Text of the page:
Even though it doesn’t sound like it, my official stance on the iPad remains “undecided.” But back when I was going on about the vast potential of the thing, I said that an obvious and interesting first step would be translating traditional games — card games and board games, to start with — to a touch interface. It’s still intriguing to me: it’d make them more “intimate” than network-based multiplayer games, and more tactile than local multiplayer games.
I’d bet that plenty of people saw the problem with that immediately, but it took a while for it to occur to me. I’m not talking about the most obvious problem of paying 500 bucks to play chess or poker; I’m assuming that the simpler traditional games will quickly give way to fancier projects, like variants on Magic: The Gathering-type games or Real-Time Strategy or tabletop roleplaying or that global war game that Bond played against the bad guy in Never Say Never Again.
The more interesting problem is that almost every card and board game I can think of requires you to have a hand that the other players can’t see.
Even games like Settlers of Catan, where most of the action takes place on a shared game board, has an element of strategy in what you hide from the other players. When Big Huge Games did their Xbox Live version of Catan, they assumed that everybody counts cards anyway (obviously they’ve never seen me trying to count cards in a game), so they made that information publicly available. But as far as I can remember, the number and type of victory cards each player has is still kept secret.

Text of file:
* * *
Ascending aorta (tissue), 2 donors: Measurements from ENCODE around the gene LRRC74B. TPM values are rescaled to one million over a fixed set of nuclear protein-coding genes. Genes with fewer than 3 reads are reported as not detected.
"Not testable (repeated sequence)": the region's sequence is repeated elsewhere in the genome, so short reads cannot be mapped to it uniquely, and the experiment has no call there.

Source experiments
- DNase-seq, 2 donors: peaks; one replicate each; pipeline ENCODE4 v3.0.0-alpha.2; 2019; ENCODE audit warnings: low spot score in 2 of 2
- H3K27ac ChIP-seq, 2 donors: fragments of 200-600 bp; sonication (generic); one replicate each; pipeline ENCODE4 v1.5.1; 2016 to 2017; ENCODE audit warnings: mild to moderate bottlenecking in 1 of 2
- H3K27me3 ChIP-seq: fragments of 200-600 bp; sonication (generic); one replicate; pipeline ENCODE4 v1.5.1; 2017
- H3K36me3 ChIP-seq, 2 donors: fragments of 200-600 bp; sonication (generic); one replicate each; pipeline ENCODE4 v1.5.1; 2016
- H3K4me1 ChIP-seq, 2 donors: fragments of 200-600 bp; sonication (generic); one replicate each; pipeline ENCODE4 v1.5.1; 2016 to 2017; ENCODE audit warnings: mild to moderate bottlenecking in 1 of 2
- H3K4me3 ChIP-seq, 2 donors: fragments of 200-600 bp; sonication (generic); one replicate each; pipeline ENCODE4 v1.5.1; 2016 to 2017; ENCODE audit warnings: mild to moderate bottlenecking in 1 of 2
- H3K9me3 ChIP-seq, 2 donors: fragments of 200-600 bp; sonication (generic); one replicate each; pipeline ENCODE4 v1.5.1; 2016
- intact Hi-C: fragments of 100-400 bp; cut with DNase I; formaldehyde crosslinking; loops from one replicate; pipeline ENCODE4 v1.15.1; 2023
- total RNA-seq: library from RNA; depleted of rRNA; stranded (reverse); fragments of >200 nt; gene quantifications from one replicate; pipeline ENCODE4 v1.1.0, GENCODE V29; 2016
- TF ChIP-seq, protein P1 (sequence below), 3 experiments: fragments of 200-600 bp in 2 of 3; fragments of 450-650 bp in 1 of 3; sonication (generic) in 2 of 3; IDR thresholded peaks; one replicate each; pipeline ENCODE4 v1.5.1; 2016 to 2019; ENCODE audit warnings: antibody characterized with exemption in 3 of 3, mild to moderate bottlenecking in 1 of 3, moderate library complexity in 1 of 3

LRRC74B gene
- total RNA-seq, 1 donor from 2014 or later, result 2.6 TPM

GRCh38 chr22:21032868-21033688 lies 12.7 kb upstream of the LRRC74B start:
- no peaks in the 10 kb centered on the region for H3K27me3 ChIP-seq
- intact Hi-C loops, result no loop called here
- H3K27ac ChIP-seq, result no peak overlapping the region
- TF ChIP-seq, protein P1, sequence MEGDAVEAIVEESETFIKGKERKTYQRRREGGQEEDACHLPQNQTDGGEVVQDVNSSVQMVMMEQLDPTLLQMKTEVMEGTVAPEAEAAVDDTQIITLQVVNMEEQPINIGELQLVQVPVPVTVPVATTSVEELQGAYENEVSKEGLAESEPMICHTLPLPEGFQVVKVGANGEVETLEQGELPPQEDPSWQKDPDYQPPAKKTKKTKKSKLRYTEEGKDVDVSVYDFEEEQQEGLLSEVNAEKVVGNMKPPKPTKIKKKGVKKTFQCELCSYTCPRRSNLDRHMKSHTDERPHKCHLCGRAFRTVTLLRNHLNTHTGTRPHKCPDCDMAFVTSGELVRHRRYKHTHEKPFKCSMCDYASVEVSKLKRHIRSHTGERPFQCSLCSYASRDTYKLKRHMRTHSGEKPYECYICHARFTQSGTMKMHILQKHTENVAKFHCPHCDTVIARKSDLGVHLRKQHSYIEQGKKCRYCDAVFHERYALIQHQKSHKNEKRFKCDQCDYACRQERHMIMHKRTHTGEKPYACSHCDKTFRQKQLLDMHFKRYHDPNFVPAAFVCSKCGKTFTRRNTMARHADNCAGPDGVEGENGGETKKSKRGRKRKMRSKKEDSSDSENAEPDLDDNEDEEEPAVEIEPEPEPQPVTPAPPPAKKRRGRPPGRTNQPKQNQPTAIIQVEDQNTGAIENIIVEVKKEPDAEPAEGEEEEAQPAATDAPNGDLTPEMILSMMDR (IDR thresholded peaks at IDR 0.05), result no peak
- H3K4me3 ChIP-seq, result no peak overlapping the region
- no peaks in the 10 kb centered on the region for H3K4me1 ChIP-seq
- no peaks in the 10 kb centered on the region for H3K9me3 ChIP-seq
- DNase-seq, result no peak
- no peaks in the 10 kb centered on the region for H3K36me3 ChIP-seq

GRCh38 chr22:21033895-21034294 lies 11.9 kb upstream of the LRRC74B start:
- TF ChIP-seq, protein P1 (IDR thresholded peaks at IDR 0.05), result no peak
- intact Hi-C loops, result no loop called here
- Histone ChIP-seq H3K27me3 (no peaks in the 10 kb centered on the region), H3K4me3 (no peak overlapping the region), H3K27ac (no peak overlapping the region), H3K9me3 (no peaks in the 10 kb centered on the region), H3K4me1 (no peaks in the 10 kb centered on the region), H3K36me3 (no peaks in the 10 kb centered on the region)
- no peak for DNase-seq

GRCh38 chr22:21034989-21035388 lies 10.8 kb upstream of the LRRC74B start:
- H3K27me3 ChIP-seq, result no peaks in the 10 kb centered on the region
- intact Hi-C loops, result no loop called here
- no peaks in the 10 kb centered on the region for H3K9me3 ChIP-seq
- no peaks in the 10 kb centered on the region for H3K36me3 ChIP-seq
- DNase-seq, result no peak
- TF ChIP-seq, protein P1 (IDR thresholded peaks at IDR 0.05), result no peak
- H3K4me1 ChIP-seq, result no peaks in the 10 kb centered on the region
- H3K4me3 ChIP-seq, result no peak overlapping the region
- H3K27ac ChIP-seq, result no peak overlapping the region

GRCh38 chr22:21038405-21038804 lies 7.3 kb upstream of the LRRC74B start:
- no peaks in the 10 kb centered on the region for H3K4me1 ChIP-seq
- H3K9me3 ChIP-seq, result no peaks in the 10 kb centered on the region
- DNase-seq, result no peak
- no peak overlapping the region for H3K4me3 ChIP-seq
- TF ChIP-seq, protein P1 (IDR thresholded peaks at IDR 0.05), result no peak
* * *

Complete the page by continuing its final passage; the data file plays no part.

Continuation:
A cooperative game like Pandemic would be an obvious candidate. And from what I understand, D&D campaigns have players cooperating against a dungeon master. (I’ve been writing this blog for six years and I’ve finally used the phrase “dungeon master.” It’s been a good run). But cooperative games are a niche category even for board games.
Now, I admit that it did occur to me that players could view their private info on an iPhone or iPod Touch, and use the iPad as a central game board. And I do admit that the idea of that gives me a geek boner like you couldn’t imagine. But it still feels deeply, fundamentally, morally wrong to even suggest such a thing.
So two questions:
- Are there any existing competitive board games that don’t require players to have a “hand” that’s kept secret from other players?
- Using a shared device like an iPad or a big touch-sensitive video table, what would be some good ways to keep player-specific information hidden from other players?